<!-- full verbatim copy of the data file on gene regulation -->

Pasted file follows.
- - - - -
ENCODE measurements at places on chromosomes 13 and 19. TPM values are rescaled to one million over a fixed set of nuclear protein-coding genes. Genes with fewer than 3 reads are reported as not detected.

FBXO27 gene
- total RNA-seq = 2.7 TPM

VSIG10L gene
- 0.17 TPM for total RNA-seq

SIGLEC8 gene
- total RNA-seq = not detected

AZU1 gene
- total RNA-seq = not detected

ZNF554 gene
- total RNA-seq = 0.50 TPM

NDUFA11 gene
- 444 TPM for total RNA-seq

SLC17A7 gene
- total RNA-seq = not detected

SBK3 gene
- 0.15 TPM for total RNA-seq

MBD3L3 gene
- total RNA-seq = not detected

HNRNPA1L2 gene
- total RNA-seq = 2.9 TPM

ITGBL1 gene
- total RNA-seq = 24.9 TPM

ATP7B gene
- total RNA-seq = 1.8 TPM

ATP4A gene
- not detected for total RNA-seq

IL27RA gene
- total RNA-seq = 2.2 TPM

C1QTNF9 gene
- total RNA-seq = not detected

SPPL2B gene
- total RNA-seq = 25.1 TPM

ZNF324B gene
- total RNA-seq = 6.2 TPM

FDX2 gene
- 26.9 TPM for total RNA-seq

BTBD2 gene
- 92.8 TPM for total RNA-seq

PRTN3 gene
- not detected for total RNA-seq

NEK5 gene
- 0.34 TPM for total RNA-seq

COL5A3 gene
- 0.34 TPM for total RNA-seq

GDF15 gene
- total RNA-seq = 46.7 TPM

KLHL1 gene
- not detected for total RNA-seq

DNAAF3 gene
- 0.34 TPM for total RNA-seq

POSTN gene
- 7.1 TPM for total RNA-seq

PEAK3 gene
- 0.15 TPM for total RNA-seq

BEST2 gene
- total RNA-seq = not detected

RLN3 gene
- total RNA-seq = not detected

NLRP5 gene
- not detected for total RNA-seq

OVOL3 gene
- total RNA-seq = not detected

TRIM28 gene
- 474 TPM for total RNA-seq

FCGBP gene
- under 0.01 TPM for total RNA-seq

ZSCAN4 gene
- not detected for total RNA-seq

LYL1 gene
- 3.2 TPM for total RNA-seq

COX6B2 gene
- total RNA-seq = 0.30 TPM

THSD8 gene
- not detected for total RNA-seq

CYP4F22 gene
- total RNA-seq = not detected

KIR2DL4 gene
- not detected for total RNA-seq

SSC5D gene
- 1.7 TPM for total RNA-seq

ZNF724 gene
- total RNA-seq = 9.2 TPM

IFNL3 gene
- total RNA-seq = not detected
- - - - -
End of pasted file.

ENCODE measurements at places on chromosomes 13 and 19. TPM values are rescaled to one million over a fixed set of nuclear protein-coding genes. Genes with fewer than 3 reads are reported as not detected.

FBXO27 gene
- total RNA-seq = 2.7 TPM

VSIG10L gene
- 0.17 TPM for total RNA-seq

SIGLEC8 gene
- total RNA-seq = not detected

AZU1 gene
- total RNA-seq = not detected

ZNF554 gene
- total RNA-seq = 0.50 TPM

NDUFA11 gene
- 444 TPM for total RNA-seq

SLC17A7 gene
- total RNA-seq = not detected

SBK3 gene
- 0.15 TPM for total RNA-seq

MBD3L3 gene
- total RNA-seq = not detected

HNRNPA1L2 gene
- total RNA-seq = 2.9 TPM

ITGBL1 gene
- total RNA-seq = 24.9 TPM

ATP7B gene
- total RNA-seq = 1.8 TPM

ATP4A gene
- not detected for total RNA-seq

IL27RA gene
- total RNA-seq = 2.2 TPM

C1QTNF9 gene
- total RNA-seq = not detected

SPPL2B gene
- total RNA-seq = 25.1 TPM

ZNF324B gene
- total RNA-seq = 6.2 TPM

FDX2 gene
- 26.9 TPM for total RNA-seq

BTBD2 gene
- 92.8 TPM for total RNA-seq

PRTN3 gene
- not detected for total RNA-seq

NEK5 gene
- 0.34 TPM for total RNA-seq

COL5A3 gene
- 0.34 TPM for total RNA-seq

GDF15 gene
- total RNA-seq = 46.7 TPM

KLHL1 gene
- not detected for total RNA-seq

DNAAF3 gene
- 0.34 TPM for total RNA-seq

POSTN gene
- 7.1 TPM for total RNA-seq

PEAK3 gene
- 0.15 TPM for total RNA-seq

BEST2 gene
- total RNA-seq = not detected

RLN3 gene
- total RNA-seq = not detected

NLRP5 gene
- not detected for total RNA-seq

OVOL3 gene
- total RNA-seq = not detected

TRIM28 gene
- 474 TPM for total RNA-seq

FCGBP gene
- under 0.01 TPM for total RNA-seq

ZSCAN4 gene
- not detected for total RNA-seq

LYL1 gene
- 3.2 TPM for total RNA-seq

COX6B2 gene
- total RNA-seq = 0.30 TPM

THSD8 gene
- not detected for total RNA-seq

CYP4F22 gene
- total RNA-seq = not detected

KIR2DL4 gene
- not detected for total RNA-seq

SSC5D gene
- 1.7 TPM for total RNA-seq

ZNF724 gene
- total RNA-seq = 9.2 TPM

IFNL3 gene
- total RNA-seq = not detected